Which Way To Here?

‘Wherever you go, there you are.’

I don’t know who coined that phrase, but hearing it changed my life.  I bring me with me – moving away never solved my problems, though it certainly wasn’t for lack of trying.  Looking back to my 20’s and 30’s, I’m surprised I survived.  Even if I had tried to off myself, I would likely have been unsuccessful, and then maimed for life.  So life would still suck, and I’d be scarred, or worse.  Great.

Getting over self-preservation is no small undertaking.  No one makes it out of here alive, so there’s that reasoning, but what we might do here goes beyond us.

A therapist told me that if I kill myself, I give my son permission to end his life too. I fluffed that off, but since I know 3 people who were successful in the last few years, it’s been working on me in whispers at vulnerable times.

‘You’ll never get out of debt, loser girl.’  That’s one of the lovely names my inner asshole has for me.  The ‘girl’ is a nice touch – colloquial and derogatory at once. ‘You’re worth more dead than alive’ – true – as long as I can keep paying the insurance, which looks less likely each time the payment’s due. ‘You’re aging now and you’re losing the little looks you had, and you’re worth less and less.’  ‘You’ve failed everything you’ve tried, and it’s too late to make it anywhere.’  ‘You can’t even get a regular job! Not one interview, and no prospects.’

The most significant, however, is the voice that tells me that I’ll end my pain.  No more suffering.  No more challenges.  No more heartache.

Except, wherever I go, there I am.

Maybe I’ll have a consciousness, maybe I won’t. I’ve never died before. I’ve read lots of books and studies on people who have died and been revived, and they usually talk about bright light, and seeing loved ones who’ve passed on, or of spirits – ghosts – that seem to be stuck in the thoughts and feelings they had when they died.

Finding work I can do has been the bane of my existence. Clearly, I have to get entrepreneurial, but figuring that out is the rub.

The positives of staying alive are seeing the beautiful land where I live, hearing birds trilling, and flying around, watching the fireflies this time of year, and listening to tree frogs and crickets.  Cats and dogs don’t care what I look like as long as I can scratch behind their ears and feed them. They aren’t body-based, or judgmental, but humans sure are.

And when depression’s shroud descends, none of that matters in my messed up head. I don’t care about anyone, and that disconnection is bizarre to witness.

Grandma Moses said: ‘Life is what you make it. Always has been, always will be.’  She began painting her quaint village scenes in her 80’s, and she lived another 20 years, so not only do I have those phrases to shore me up, but Yogi Berra‘s: ‘It ain’t over ’til it’s over’, is another adage to hang onto.

So, wherever I’m headed, I can’t escape myself – and I prefer self-love over self-loathing, but there I am – whatever it is.

heartcloudbig

 

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© seekingsearchingmeaning (aka Hermionejh) and Abstractly Distracted’s Blog, 2010 – current

 

 

Parental Freak-out

My child is grown and gone.  He’s 25, and living large in the city, and yet, I have trouble not interfering.  I want to say, ‘please listen to my advice because I never listened to those wiser than me, and I totally screwed up my life as a result.’  But, I know it wouldn’t do any good.  That was me, not him.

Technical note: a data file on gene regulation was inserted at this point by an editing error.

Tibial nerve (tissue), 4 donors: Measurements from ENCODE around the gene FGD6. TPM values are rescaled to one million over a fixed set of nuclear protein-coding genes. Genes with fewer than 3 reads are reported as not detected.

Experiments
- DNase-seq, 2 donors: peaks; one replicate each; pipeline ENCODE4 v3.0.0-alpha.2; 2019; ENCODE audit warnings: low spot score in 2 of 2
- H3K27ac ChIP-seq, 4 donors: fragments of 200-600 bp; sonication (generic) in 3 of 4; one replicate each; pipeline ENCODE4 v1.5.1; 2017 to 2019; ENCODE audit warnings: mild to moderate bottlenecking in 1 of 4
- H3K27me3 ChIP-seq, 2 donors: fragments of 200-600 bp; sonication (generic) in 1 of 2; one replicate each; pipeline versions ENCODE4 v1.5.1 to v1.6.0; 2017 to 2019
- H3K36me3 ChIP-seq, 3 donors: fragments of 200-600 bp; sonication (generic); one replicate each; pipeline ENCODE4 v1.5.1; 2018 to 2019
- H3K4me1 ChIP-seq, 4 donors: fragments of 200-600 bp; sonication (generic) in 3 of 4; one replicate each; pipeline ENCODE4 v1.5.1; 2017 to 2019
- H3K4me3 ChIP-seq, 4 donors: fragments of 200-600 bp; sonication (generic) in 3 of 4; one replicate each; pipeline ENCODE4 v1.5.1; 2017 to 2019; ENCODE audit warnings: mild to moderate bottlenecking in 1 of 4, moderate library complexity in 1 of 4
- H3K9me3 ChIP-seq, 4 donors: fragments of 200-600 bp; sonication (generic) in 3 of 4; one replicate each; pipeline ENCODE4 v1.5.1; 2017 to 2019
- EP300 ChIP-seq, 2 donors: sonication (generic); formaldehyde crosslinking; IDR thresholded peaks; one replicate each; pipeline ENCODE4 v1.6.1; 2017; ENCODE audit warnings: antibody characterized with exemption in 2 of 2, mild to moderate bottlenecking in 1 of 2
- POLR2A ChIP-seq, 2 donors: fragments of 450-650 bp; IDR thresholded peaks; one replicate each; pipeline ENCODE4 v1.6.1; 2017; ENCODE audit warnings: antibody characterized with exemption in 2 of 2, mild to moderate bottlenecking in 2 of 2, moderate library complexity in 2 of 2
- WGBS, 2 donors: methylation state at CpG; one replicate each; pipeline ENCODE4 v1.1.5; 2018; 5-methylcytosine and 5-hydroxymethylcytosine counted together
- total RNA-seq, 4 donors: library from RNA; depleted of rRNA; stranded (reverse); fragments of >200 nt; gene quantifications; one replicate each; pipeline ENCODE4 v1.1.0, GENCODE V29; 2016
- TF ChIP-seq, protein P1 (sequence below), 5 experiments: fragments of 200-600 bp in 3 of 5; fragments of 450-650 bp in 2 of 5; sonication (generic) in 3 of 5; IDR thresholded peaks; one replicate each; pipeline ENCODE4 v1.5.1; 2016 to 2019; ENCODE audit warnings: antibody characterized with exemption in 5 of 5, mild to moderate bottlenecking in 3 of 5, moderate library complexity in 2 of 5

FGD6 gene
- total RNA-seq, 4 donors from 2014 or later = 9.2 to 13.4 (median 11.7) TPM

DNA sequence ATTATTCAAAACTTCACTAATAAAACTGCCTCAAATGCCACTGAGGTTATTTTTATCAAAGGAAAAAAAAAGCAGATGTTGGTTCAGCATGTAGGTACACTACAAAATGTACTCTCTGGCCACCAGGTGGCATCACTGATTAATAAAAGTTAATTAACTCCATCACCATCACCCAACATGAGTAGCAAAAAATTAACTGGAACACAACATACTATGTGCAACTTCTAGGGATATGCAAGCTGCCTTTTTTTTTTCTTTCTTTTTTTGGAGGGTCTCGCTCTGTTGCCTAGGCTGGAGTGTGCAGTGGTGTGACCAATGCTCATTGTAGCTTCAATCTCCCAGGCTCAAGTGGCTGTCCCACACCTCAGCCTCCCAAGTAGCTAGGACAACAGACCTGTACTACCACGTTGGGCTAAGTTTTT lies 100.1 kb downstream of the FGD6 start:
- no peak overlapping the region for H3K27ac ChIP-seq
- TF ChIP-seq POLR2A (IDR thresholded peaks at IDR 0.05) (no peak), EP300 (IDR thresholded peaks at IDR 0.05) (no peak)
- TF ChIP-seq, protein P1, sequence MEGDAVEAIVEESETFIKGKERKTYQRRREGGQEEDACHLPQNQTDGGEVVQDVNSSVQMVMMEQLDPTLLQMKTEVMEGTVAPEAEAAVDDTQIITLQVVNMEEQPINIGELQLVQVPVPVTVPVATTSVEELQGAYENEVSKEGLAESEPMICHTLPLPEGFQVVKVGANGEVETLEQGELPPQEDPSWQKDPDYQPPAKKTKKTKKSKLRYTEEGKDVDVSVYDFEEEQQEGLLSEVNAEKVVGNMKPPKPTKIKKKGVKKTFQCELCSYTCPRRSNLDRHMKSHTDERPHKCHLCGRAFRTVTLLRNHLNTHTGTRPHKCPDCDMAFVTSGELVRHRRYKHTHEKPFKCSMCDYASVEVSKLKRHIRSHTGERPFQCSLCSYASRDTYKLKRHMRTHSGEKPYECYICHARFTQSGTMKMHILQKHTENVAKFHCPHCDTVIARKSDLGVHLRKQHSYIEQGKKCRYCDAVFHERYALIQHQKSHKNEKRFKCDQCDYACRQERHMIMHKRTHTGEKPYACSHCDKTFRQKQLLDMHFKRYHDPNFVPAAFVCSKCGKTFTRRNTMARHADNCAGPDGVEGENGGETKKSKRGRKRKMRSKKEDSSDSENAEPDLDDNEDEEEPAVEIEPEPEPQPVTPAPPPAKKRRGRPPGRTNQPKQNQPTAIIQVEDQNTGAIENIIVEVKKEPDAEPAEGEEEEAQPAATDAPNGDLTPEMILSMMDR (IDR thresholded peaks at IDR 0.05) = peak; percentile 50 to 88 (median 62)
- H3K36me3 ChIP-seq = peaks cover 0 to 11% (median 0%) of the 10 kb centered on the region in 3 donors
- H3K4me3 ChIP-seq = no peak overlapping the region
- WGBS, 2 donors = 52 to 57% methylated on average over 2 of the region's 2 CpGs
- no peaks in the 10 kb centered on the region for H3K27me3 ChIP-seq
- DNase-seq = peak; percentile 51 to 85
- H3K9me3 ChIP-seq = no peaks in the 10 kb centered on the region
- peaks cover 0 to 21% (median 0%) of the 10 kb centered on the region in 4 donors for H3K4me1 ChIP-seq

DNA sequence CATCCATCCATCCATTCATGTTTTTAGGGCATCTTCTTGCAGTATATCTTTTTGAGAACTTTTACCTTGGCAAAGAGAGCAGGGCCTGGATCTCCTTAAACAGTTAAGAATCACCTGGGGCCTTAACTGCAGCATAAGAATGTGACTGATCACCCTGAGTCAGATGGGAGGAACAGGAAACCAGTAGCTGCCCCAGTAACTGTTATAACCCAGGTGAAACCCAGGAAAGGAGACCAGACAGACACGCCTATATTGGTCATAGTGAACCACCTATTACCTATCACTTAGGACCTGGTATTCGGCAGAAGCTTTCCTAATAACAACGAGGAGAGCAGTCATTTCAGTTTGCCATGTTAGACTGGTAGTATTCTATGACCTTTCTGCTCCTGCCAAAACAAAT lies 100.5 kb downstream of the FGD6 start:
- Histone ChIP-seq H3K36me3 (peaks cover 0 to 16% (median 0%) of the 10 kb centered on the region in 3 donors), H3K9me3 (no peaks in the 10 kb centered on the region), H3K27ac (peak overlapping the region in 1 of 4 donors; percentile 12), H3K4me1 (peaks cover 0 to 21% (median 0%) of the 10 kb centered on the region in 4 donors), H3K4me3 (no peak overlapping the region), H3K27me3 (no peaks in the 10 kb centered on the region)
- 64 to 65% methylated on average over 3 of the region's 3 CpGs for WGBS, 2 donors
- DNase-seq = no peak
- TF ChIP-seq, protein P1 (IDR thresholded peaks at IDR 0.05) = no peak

I try to remember that I survived domestic abuse, sexual abuse, and neglect.  He had a pretty solid upbringing, regardless of my Momzilla-ness.  I was present and available.  I provided structure, love, and guidance.

Did he have cotton in his ears the whole time?  I warned him about my DNA, about his father’s DNA – that the likelihood of him becoming alcoholic is stronger than it was for me, and for his father – but I think he took that as a challenge.  He can defy history.  He can out-drink his DNA.

It’s painful, and I know he’s young, and he’ll probably survive – but he also might not.

And there’s nothing I can do.

I don’t want to badger, advise, attempt management, or control.  It’s not my job anymore. Maybe I fucked up so bad that drinking is his way of getting through life, but that doesn’t make sense.  I know I did a mostly good job, and he appreciates my influence in his life.

Letting go and letting him figure it out is what I need to do, I know, but it’s proving very difficult.

I continue to love him as fiercely as ever.

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© seekingsearchingmeaning (aka Hermionejh) and Abstractly Distracted’s Blog, 2010 – current

Breaking Through

It’s there in the morning, when I’m most vulnerable, stirring back to consciousness – especially if I haven’t had a good night’s sleep.  It follows me to the bathroom where I splash cold water on my face & say ‘good morning beautiful’ to the sad face in the mirror.  Why does it surprise me that a compliment – a talisman, really – slightly boosts my spirits?

My actions happen under duress as I lay out my yoga mat and lay down to stretch.  The thing is fierce now – practically yelling at me, telling me to give up, just go back to bed; sit down and do nothing.  Why bother?

Hate’s litany joins in, and I battle this every. day.  I manage to get some exercises in, but don’t complete my whole routine.  My new task is rewarding myself for progress, not focusing on how much I think I suck.